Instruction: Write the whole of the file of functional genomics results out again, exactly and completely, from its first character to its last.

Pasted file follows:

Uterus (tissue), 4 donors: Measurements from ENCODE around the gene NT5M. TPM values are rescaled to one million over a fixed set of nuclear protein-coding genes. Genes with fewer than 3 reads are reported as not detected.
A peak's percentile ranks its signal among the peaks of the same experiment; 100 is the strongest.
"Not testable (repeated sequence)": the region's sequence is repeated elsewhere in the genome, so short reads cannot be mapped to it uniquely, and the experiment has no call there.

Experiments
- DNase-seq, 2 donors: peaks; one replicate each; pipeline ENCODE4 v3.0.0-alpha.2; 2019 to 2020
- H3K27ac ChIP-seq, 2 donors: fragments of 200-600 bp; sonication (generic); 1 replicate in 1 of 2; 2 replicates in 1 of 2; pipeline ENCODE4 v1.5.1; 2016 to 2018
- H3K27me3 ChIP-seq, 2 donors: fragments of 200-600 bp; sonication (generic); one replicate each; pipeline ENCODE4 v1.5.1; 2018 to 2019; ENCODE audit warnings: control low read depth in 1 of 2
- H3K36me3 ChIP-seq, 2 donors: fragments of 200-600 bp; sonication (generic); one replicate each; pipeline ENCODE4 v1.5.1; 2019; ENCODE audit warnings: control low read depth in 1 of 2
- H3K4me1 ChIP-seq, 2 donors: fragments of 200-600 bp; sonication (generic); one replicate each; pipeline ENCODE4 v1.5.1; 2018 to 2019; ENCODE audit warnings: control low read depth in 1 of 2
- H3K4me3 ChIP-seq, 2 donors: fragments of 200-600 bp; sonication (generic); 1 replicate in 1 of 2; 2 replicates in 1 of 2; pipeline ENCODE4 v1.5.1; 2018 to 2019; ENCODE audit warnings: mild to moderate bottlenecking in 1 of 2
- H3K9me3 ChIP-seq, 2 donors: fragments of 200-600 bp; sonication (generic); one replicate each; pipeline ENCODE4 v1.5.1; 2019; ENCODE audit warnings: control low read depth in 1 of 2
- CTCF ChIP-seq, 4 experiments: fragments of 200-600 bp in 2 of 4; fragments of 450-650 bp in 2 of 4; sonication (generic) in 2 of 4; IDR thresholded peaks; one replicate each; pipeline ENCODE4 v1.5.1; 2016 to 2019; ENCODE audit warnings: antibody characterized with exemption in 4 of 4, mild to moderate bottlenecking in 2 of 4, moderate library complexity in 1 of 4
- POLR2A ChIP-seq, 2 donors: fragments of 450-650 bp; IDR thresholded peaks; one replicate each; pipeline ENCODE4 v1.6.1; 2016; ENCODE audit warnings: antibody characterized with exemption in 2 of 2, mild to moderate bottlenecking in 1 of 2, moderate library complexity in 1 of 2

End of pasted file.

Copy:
Uterus (tissue), 4 donors: Measurements from ENCODE around the gene NT5M. TPM values are rescaled to one million over a fixed set of nuclear protein-coding genes. Genes with fewer than 3 reads are reported as not detected.
A peak's percentile ranks its signal among the peaks of the same experiment; 100 is the strongest.
"Not testable (repeated sequence)": the region's sequence is repeated elsewhere in the genome, so short reads cannot be mapped to it uniquely, and the experiment has no call there.

Experiments
- DNase-seq, 2 donors: peaks; one replicate each; pipeline ENCODE4 v3.0.0-alpha.2; 2019 to 2020
- H3K27ac ChIP-seq, 2 donors: fragments of 200-600 bp; sonication (generic); 1 replicate in 1 of 2; 2 replicates in 1 of 2; pipeline ENCODE4 v1.5.1; 2016 to 2018
- H3K27me3 ChIP-seq, 2 donors: fragments of 200-600 bp; sonication (generic); one replicate each; pipeline ENCODE4 v1.5.1; 2018 to 2019; ENCODE audit warnings: control low read depth in 1 of 2
- H3K36me3 ChIP-seq, 2 donors: fragments of 200-600 bp; sonication (generic); one replicate each; pipeline ENCODE4 v1.5.1; 2019; ENCODE audit warnings: control low read depth in 1 of 2
- H3K4me1 ChIP-seq, 2 donors: fragments of 200-600 bp; sonication (generic); one replicate each; pipeline ENCODE4 v1.5.1; 2018 to 2019; ENCODE audit warnings: control low read depth in 1 of 2
- H3K4me3 ChIP-seq, 2 donors: fragments of 200-600 bp; sonication (generic); 1 replicate in 1 of 2; 2 replicates in 1 of 2; pipeline ENCODE4 v1.5.1; 2018 to 2019; ENCODE audit warnings: mild to moderate bottlenecking in 1 of 2
- H3K9me3 ChIP-seq, 2 donors: fragments of 200-600 bp; sonication (generic); one replicate each; pipeline ENCODE4 v1.5.1; 2019; ENCODE audit warnings: control low read depth in 1 of 2
- CTCF ChIP-seq, 4 experiments: fragments of 200-600 bp in 2 of 4; fragments of 450-650 bp in 2 of 4; sonication (generic) in 2 of 4; IDR thresholded peaks; one replicate each; pipeline ENCODE4 v1.5.1; 2016 to 2019; ENCODE audit warnings: antibody characterized with exemption in 4 of 4, mild to moderate bottlenecking in 2 of 4, moderate library complexity in 1 of 4
- POLR2A ChIP-seq, 2 donors: fragments of 450-650 bp; IDR thresholded peaks; one replicate each; pipeline ENCODE4 v1.6.1; 2016; ENCODE audit warnings: antibody characterized with exemption in 2 of 2, mild to moderate bottlenecking in 1 of 2, moderate library complexity in 1 of 2